According to the 2000 International Residential Code, 56 counties in Illinois rank in Zone 1, which is a radon level of 4 pCi/L or higher. Monroe County, the county my husband lived in [see note], ranked in the moderate level of Zone 2. However, the first radon reading in our house was 11.2 pCi/L, and the second one was 17.6 pCi/L. What I wonder is what is it like living in the Zone 1 area.

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Illinois Gov. Rod Blagojevich proclaimed January 2006 as Radon Action Month in Illinois and urged all citizens of our state to test their homes for radon to reduce their risk of developing lung cancer and to take corrective action when necessary.

"Lung cancer due to radon is totally preventable and is within our control," says Peter Hendrick, president of the American Association of Radon Scientists and Technologists.

Radon levels cannot be predicted; they must be measured.

If 1,000 people who ever smoked were exposed to 20 pCi/L of radon over a lifetime, 250 men or 143 women could die of lung cancer; and of nonsmokers, 33 men or 20 women per 1,000 could die, according to the EPA.

The most effective method of prevention of lung cancer, according to the U.S. Department of Health and Human Services, is reduction of radon exposure and smoking cessation.

Two studies in New Jersey and Maine found that homeowners greatly underestimate the potential deadly risk of living with high radon levels in their home. Primary care physicians, oncologists and public health officials should promote public awareness so that the radon problem is seen in the proper prospective. The cost of testing and mitigation of radon is small -- approximately $1,000 -- compared with the removal of a single cancerous lesion in the lung followed up with chemotherapy for a period of two years, amounting to about $240,000, according to Tom Heine, vice president of the American Association of Radon Scientists and Technologists.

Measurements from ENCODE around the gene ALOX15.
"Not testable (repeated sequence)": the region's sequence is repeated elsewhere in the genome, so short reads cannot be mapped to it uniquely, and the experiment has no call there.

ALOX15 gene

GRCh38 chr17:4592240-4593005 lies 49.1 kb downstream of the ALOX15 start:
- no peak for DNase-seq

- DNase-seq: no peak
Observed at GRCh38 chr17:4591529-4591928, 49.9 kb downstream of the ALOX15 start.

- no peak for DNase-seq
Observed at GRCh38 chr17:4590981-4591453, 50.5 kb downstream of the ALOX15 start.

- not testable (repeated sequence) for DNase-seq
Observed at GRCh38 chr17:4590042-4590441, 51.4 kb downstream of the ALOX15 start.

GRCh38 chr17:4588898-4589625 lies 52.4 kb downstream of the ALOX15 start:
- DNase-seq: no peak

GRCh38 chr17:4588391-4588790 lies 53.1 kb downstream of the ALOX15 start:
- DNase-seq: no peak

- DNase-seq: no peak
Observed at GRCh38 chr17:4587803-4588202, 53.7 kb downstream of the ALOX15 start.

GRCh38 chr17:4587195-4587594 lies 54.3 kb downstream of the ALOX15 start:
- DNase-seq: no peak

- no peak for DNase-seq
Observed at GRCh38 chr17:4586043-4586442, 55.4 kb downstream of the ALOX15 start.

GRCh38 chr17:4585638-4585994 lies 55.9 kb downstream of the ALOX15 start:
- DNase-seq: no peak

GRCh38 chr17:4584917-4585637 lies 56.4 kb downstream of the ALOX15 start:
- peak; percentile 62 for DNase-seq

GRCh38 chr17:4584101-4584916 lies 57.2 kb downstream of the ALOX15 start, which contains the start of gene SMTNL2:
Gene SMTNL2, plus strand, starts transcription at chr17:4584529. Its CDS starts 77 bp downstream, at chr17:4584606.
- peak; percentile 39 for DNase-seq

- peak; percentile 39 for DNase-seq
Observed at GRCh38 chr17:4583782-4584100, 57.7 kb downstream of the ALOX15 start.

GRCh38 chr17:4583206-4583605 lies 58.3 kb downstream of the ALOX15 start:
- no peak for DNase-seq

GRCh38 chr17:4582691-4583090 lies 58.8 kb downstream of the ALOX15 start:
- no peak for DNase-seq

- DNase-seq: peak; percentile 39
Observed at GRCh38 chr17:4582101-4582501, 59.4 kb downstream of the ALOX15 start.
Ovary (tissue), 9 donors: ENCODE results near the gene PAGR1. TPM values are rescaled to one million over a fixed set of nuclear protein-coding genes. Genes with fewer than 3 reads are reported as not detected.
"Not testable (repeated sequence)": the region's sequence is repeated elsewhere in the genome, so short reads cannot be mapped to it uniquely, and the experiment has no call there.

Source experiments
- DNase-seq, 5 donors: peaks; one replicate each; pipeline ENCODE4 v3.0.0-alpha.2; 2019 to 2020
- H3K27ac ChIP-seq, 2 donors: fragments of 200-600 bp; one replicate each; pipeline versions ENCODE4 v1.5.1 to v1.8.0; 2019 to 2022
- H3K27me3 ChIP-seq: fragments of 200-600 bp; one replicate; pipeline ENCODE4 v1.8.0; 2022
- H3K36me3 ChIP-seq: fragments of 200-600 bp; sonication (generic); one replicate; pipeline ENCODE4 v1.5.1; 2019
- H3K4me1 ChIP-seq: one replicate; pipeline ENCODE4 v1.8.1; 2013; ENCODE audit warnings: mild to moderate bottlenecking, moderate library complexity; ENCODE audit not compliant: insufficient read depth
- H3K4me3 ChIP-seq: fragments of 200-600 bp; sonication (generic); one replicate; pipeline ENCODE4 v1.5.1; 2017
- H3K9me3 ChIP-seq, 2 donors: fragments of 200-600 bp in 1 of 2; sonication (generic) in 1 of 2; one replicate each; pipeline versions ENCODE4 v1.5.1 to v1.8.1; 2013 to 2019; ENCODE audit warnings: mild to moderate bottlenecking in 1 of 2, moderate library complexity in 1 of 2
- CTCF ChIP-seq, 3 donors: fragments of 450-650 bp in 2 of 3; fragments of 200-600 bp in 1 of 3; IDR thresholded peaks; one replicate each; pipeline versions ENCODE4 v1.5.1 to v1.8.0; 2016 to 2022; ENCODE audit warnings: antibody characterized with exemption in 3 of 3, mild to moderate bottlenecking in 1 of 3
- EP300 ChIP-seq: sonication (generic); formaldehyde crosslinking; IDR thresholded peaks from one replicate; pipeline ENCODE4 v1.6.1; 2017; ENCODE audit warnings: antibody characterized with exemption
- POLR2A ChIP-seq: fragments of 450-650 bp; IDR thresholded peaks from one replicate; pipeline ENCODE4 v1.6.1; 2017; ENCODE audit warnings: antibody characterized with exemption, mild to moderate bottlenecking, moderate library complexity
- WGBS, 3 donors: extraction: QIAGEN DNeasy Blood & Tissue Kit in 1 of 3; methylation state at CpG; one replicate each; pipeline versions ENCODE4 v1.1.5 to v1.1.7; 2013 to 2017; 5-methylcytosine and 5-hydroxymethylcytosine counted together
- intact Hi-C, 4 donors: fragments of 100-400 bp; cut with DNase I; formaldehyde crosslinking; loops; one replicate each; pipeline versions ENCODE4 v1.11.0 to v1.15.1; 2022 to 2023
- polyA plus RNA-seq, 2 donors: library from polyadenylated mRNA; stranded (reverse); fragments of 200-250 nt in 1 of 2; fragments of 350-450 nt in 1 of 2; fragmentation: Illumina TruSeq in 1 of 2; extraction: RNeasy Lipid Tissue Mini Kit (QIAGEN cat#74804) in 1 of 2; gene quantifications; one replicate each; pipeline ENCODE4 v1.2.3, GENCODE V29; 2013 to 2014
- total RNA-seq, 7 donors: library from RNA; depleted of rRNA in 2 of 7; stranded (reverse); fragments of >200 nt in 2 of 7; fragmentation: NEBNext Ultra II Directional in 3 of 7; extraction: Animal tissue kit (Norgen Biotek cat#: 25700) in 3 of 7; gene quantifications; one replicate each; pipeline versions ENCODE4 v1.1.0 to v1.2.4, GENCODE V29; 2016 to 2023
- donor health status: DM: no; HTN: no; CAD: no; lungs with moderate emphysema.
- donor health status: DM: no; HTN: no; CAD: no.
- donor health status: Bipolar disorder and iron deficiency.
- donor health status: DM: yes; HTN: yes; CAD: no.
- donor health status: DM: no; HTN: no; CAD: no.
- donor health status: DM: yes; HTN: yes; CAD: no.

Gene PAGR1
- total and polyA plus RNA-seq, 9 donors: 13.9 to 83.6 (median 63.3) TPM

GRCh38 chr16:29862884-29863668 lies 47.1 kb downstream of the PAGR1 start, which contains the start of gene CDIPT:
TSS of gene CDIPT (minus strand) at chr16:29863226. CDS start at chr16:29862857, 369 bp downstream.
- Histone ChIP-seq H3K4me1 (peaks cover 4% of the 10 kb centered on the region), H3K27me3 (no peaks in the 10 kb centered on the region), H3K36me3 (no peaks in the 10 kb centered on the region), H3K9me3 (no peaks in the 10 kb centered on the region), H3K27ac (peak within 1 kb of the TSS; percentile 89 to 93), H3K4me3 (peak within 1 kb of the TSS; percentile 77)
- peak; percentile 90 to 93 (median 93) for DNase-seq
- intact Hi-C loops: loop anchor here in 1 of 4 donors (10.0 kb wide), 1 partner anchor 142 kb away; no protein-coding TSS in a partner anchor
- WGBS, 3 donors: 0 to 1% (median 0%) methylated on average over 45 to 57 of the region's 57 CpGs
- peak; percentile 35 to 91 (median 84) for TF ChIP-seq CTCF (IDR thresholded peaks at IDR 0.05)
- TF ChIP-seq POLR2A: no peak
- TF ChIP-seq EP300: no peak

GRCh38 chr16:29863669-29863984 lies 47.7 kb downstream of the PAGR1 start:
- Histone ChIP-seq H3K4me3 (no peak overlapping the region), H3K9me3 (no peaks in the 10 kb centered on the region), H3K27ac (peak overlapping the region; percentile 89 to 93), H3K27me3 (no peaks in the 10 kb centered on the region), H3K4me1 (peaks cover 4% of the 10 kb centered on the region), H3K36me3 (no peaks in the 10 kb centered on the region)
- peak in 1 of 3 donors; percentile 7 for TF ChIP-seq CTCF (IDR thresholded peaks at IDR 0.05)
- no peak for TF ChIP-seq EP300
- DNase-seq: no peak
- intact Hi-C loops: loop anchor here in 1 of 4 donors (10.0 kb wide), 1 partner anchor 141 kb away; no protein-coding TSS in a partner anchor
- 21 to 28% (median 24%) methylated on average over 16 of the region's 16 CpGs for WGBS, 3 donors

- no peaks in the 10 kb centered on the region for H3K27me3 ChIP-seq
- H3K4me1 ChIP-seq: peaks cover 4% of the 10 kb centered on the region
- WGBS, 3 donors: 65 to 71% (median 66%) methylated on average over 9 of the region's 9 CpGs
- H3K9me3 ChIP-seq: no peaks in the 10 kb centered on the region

Since the survivor rate from lung cancer is only 15 percent for five years after diagnosis, the logical thing to do is concentrate on prevention instead of treatment. Radon-induced lung cancer could cause up to 30,000 deaths a year, according to the EPA.

We must open our eyes and heed the signs before us. The Legislature must protect the citizens of Illinois just it did with the seat belt law. Many citizens will not protect themselves unless there is a law requiring them to do so. Illinois could and should be the first state in the nation to show real concern for the health of its citizens concerning the silent but deadly killer, radon.

Please support the development of a bill requiring that a house must be tested for radon and that a level of 4.0 pCi/L or above must be mitigated to a safe level before the house can be sold or rented.

[Gloria Linnertz, April 27, 2006]

Note: The writer's husband, Joe Linnertz, died of lung cancer Feb. 8. He hadn't smoked for 27 years. "If we had just known about this silent killer and how easy it is to test and mitigate, we would have done it," Gloria Linnertz said. She is dedicating herself to radon reform and education. See her story and others.